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What is vaginitis?

Vaginitis is infection or inflammation of the vaginacamera.gif. It can cause itching and burning, a change in vaginal discharge, and sometimes pain during sex.

What causes vaginitis?

Vaginitis may be caused by bacteria, yeast, or other organisms. Bath products, douches, and spermicides also can irritate the vagina and cause itching and discomfort.

The three most common types of vaginitis and their causes are:

  • Yeast infection. A healthy vagina normally contains a small number of yeast cells, along with a certain number of bacteria. Normally there aren't enough of the yeast cells to cause problems. But sometimes something happens to the vagina that lets the yeast cells multiply quickly and take over, causing symptoms. Taking antibiotics sometimes causes this. Being pregnant, taking birth control pills that contain estrogen, or having hormone therapy can also cause it. So can some health problems, like diabetes or HIV infection.
  • Bacterial vaginosis. This happens when some of the bacteria normally found in the vagina are able to multiply quickly, causing symptoms. Experts are not sure what causes this. But certain things make it more likely to happen. These include having more than one sex partner, having a female sex partner, having a sexually transmitted infection, using an IUD for birth control, and douching.
  • Trichomoniasis. This is a sexually transmitted infection caused by a parasite. You get it by having sex with someone who has it. It is commonly called trich (say "trick").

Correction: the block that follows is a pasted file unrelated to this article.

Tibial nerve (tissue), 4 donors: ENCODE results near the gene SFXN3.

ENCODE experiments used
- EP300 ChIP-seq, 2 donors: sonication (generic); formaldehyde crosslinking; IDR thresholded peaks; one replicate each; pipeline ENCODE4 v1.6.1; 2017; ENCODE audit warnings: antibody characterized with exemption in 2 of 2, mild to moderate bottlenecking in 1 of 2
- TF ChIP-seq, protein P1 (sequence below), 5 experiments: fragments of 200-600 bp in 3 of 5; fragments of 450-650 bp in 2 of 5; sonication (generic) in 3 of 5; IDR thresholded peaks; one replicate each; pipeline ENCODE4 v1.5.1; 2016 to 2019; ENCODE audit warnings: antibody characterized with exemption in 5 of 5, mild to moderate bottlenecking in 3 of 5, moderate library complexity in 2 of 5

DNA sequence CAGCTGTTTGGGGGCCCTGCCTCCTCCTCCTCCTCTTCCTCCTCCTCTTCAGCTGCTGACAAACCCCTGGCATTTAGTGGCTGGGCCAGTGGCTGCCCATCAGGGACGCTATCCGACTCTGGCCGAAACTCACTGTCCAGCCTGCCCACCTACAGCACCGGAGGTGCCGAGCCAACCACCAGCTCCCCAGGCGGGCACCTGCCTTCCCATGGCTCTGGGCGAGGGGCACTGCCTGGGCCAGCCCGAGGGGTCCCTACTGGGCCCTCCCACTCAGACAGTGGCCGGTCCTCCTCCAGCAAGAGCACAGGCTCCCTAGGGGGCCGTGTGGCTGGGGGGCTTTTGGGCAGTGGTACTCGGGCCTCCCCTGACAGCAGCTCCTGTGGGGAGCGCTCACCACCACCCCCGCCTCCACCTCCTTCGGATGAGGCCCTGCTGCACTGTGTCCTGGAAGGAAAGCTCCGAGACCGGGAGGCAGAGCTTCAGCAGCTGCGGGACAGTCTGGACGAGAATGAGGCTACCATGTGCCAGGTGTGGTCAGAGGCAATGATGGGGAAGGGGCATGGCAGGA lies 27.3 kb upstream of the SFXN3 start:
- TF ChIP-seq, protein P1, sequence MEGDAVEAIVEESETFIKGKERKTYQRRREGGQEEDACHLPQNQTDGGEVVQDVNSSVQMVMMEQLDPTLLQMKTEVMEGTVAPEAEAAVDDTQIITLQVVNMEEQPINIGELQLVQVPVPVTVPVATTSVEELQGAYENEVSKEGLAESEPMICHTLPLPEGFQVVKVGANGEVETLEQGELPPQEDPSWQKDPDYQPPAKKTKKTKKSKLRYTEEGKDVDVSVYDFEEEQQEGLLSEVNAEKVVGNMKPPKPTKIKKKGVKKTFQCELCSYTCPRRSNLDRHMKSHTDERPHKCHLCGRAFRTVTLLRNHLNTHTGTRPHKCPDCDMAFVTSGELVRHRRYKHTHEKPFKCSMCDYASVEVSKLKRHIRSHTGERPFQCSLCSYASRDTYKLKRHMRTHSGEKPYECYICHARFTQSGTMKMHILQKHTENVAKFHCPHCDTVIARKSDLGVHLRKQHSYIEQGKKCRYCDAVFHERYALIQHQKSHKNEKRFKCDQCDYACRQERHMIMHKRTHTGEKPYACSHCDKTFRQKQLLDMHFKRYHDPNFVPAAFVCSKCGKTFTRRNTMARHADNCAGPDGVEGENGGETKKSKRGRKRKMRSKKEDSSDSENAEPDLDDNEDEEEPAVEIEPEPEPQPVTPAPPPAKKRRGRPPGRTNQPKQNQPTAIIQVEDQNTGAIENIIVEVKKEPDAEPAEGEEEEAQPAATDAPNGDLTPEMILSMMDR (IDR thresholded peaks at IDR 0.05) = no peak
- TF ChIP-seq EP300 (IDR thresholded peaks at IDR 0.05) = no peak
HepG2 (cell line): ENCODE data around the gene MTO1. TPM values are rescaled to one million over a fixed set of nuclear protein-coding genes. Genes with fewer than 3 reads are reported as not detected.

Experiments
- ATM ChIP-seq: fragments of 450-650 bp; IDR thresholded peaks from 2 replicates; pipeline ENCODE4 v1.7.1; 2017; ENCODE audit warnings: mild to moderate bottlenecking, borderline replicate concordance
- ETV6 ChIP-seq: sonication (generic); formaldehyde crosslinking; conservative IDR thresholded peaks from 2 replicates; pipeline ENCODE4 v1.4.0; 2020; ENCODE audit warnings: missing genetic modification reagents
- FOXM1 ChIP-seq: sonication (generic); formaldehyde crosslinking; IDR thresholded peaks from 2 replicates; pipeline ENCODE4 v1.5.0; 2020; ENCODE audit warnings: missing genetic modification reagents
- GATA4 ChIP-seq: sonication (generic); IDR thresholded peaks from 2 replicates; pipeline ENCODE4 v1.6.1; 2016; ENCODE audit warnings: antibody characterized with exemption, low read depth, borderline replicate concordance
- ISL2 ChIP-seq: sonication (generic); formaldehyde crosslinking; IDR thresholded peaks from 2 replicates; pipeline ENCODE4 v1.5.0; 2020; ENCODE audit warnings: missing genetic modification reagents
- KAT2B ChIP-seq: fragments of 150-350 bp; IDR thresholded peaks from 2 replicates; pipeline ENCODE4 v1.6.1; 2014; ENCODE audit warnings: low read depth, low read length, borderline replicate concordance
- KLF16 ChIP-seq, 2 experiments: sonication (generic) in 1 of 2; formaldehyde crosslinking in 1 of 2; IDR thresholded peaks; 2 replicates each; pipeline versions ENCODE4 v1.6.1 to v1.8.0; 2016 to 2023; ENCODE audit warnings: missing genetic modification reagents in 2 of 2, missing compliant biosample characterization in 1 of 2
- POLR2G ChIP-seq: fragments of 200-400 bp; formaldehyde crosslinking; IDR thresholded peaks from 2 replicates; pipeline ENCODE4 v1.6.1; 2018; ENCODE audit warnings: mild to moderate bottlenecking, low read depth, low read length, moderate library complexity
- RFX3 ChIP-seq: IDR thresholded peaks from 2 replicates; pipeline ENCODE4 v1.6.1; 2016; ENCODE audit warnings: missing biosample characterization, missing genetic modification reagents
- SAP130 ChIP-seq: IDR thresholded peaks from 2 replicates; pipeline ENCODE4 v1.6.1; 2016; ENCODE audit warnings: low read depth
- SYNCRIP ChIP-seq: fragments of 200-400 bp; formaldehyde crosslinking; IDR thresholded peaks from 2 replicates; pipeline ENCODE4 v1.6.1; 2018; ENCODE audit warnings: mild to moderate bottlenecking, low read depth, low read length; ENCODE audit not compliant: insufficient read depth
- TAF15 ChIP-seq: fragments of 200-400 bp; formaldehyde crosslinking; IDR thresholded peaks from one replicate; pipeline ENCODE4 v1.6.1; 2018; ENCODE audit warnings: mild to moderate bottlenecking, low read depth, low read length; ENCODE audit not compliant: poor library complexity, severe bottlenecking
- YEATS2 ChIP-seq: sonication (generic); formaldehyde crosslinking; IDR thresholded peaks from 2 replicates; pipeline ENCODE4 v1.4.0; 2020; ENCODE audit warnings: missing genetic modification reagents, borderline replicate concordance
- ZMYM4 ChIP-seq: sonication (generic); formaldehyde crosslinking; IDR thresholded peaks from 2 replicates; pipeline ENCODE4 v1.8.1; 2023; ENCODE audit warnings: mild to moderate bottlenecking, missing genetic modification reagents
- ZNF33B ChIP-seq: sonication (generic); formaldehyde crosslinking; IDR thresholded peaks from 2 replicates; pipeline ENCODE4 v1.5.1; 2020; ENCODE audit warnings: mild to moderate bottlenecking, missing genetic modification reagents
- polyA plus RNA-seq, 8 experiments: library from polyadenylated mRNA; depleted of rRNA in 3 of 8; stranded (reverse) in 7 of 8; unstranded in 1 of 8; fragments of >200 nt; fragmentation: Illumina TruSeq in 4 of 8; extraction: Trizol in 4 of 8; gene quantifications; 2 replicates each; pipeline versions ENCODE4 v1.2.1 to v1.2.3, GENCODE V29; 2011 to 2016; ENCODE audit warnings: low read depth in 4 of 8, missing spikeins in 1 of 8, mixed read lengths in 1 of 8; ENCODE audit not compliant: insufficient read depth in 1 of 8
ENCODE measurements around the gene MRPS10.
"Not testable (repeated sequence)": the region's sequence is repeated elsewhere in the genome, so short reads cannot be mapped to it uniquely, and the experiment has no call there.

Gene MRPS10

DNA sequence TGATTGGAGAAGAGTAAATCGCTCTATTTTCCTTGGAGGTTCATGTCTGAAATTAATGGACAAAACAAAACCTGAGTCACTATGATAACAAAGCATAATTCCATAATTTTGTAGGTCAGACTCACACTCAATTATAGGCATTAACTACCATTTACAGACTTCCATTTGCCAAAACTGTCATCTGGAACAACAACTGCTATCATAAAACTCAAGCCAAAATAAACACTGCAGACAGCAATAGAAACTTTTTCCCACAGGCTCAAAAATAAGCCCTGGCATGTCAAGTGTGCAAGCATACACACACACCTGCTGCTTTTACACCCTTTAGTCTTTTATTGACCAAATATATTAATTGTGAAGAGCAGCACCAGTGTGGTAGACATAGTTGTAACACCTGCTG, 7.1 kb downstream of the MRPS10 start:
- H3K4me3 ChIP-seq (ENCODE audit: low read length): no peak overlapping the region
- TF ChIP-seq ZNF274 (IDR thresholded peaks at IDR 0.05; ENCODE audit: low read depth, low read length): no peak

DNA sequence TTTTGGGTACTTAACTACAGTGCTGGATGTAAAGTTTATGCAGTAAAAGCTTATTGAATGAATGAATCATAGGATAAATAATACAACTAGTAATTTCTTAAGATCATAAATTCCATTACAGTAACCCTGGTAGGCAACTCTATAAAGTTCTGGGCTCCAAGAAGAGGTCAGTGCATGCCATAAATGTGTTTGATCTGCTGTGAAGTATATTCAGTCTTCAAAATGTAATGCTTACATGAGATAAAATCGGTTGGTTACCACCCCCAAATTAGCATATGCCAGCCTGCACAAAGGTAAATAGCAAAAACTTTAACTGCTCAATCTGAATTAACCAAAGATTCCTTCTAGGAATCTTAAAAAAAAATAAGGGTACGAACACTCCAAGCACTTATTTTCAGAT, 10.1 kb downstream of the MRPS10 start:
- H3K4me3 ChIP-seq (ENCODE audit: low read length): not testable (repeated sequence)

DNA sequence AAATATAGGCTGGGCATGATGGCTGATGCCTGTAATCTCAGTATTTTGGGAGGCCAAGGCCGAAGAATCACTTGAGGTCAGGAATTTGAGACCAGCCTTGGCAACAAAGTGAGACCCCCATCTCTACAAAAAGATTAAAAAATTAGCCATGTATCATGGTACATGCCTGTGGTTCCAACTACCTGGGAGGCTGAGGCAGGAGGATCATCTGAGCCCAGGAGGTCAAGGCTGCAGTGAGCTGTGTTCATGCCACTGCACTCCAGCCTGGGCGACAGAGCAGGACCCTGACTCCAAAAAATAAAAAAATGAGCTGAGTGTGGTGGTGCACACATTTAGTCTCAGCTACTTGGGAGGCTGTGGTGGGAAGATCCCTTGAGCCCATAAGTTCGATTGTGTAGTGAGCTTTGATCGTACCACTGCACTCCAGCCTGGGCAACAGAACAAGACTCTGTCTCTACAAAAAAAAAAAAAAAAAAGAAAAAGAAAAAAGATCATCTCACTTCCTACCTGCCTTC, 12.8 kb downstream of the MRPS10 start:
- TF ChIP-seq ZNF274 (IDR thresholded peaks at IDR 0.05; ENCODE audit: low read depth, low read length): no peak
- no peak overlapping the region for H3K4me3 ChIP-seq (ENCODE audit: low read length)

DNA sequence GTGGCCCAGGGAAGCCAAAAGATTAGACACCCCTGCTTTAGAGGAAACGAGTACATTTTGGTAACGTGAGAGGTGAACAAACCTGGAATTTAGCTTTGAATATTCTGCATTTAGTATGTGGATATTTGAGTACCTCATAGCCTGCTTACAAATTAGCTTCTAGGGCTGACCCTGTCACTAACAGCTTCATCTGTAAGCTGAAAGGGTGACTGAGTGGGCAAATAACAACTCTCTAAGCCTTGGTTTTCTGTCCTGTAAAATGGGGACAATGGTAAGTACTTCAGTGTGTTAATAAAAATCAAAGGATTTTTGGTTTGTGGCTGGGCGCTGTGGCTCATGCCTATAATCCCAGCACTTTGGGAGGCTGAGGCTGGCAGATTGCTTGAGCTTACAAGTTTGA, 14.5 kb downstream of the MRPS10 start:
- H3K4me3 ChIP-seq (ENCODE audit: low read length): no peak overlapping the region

Another type of vaginitis is atrophic vaginitis. This is an irritation of the vagina caused by thinning tissues and less moisture in the vaginal walls. This often occurs with menopause as a result of the decrease in the hormone estrogen. Surgery to remove the ovaries can have the same effect.

What are the symptoms?

Symptoms of vaginitis may include:

  • A change in your normal vaginal discharge, including gray, green, or yellow discharge.
  • Vaginal redness, swelling, itching, or pain.
  • Vaginal odor.
  • Burning when you urinate.
  • Pain or bleeding when you have sex.

How is vaginitis diagnosed?

Your doctor will check your vagina for redness and swelling and will take a sample of vaginal discharge. The sample can be tested in a lab to see what is causing the problem.

WebMD Medical Reference from Healthwise

Last Updated: March 12, 2014
This information is not intended to replace the advice of a doctor. Healthwise disclaims any liability for the decisions you make based on this information.
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